Flame is obviously hot. However, very few pay attention to how hot it is and its degree of purity. Flame is a necessity. Ever since our ancestors discovered cooking their foods. Making bonfire when the great sun is in hiding and the night is freezing cold. Fueling generators to produce electricity. Can you imagine the status of convenience food items without it. Would there be steel, plastic and paper?
Burning wood has typical color white, yellow and red. White being closest to wood and hottest. Next is yellow and then red. Red is the coldest. Though deemed cold, it will scorch and burn any combustible object it touches. This explain why red is associated with hot perception. At the red tip is black soot. There is no burning there. Waste product basically, carbon dioxide. Other leftover are ash and sometime charcoal.
On rare occasions, I am seeing blue flame on madre de cacao hardwood. Not sure how is it? Maybe due to high concentration of resin. Short lived blue flame on wood usually have whizzing sound.
Alcohol flame is part blue and part colorless. Yellow and red parts are often imparted by wick. Impurities and water contribute to yellow part. The laboratory grade alcohol were using in Bunsen burner were almost always blue. Consumer grade 40% rubbing alcohol burns poorly. The 70% burns better but has great deal of yellow part.
Candle flame bottom part is blue and the rest follow the same pattern as wood. So wax burns better than wood? Not sure. I think I need to read more about this matter.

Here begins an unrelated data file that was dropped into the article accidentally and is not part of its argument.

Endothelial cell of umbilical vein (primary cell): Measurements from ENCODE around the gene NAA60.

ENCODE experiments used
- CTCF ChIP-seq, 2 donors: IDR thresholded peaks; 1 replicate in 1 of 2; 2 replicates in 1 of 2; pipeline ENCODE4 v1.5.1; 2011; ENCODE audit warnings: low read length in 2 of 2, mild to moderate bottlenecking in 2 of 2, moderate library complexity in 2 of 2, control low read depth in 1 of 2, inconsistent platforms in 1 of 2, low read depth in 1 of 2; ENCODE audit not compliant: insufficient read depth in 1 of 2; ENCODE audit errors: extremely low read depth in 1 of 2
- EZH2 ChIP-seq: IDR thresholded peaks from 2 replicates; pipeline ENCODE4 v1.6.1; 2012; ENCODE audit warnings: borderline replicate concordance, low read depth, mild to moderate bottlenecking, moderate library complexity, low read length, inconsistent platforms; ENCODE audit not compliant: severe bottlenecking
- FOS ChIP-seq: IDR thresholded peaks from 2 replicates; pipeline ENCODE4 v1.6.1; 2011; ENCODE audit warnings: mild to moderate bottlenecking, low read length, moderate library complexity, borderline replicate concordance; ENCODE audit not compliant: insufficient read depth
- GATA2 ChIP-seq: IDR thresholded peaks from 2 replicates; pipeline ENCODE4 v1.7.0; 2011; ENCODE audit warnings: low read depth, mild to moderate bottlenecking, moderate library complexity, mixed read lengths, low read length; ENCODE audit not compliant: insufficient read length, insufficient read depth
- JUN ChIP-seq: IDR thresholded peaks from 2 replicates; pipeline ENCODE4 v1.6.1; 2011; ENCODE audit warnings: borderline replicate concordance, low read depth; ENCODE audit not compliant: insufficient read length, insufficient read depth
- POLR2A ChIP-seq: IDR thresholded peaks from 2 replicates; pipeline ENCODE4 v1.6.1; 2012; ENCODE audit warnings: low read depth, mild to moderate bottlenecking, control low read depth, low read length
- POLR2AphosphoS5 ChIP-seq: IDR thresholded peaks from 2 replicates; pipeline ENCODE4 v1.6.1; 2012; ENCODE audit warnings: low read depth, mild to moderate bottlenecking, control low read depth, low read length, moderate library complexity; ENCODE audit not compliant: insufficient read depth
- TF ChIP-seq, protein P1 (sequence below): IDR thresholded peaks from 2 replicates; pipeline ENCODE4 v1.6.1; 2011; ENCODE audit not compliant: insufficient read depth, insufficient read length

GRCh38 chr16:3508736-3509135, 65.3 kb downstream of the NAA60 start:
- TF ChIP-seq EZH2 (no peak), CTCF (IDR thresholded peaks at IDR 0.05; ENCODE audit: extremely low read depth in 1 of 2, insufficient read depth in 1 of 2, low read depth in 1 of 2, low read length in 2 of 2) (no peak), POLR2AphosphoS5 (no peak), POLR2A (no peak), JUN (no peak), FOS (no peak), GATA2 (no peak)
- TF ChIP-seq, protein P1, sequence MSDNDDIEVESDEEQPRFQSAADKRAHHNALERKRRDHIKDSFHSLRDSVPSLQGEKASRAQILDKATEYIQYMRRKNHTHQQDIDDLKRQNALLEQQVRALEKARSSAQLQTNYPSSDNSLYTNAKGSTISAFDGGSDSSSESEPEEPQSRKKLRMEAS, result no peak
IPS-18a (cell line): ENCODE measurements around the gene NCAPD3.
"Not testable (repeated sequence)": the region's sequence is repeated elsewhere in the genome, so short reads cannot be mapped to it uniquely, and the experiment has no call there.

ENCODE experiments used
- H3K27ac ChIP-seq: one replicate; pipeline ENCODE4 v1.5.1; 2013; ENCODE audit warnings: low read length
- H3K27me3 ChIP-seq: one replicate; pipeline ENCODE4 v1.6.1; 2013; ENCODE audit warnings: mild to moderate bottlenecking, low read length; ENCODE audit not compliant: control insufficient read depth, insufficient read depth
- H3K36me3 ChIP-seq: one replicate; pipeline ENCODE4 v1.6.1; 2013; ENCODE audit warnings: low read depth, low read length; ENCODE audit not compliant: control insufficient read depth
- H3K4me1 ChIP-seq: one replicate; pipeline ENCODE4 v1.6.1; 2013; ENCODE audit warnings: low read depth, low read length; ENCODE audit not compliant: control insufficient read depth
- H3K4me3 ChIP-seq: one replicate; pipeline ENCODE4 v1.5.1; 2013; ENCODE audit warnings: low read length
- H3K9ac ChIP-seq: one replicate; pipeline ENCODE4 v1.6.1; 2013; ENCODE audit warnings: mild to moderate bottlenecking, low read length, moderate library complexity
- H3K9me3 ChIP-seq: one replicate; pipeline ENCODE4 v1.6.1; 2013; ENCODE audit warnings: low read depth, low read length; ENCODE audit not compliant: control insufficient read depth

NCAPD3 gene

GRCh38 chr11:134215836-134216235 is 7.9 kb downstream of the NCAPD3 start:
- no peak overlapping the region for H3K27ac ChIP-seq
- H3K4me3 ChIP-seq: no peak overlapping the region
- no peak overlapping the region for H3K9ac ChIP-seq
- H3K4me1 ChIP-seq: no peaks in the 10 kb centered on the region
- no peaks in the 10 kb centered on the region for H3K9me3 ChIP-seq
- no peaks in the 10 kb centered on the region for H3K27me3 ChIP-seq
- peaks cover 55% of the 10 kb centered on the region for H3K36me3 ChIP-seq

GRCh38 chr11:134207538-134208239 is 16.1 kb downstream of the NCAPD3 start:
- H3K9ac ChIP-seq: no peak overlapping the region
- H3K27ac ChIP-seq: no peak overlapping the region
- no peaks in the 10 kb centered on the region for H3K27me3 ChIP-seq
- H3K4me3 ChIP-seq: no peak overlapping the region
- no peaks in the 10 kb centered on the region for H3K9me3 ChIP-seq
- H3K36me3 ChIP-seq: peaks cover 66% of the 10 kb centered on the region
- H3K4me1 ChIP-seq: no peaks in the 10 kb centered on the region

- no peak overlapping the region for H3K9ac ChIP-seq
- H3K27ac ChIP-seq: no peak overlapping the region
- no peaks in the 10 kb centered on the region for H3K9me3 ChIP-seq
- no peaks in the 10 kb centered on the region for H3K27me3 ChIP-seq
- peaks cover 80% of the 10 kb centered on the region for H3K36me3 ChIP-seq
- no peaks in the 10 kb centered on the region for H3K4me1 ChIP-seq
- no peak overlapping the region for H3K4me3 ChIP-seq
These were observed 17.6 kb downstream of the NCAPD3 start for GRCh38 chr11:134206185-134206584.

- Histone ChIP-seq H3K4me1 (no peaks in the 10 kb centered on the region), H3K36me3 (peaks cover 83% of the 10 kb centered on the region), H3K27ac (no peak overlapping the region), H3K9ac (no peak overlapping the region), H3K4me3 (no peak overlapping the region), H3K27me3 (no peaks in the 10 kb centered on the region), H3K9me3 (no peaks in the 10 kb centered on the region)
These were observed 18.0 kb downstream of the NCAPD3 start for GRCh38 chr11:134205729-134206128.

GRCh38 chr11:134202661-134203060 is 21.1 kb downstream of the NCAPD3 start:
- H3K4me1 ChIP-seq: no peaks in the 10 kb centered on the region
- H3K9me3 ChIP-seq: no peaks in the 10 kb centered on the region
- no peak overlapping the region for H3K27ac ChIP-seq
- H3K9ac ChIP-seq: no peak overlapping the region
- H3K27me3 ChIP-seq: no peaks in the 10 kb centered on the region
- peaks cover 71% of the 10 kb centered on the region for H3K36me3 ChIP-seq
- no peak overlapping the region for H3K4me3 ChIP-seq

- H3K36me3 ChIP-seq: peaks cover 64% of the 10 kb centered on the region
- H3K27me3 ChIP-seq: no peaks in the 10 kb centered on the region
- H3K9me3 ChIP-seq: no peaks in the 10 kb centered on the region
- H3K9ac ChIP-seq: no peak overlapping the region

LPG (liquefied petroleum gas) exhibits blue flame with yellowing on top. There are slight differences from stove to stove. There are brands that can produce all blue flame. I thought it did not matter until I stumbled to a post on “coffee roasters forum”. Someone was badly obsessed with getting his roaster flame all blue. They say blue means more complete burning and is generally hotter. More efficient way to use precious gas. There are ways to tweak the setting to make it all blue.
Blue flame is clean and pretty hot at 1500 C. Impurities produce by other colors could have undesirable effect.
When we first fired up our DIY gas burner, all I wanted to see was burning rod. I was happy to see it was working well. Even happier that we can tweak the control to make the flame almost all blue. Now, I want to learn the engineering and science behind it. How can we make near perfect burner for every application in hand.
Marvin is the lead chocolate maker of Ben and Lyn Chocolate Inc. Has strong background in food research and development. Occasionally conducts training and lectures. Lecturer of Cocoa Foundation of the Philippines. Do coaching and consultancy services on his free time.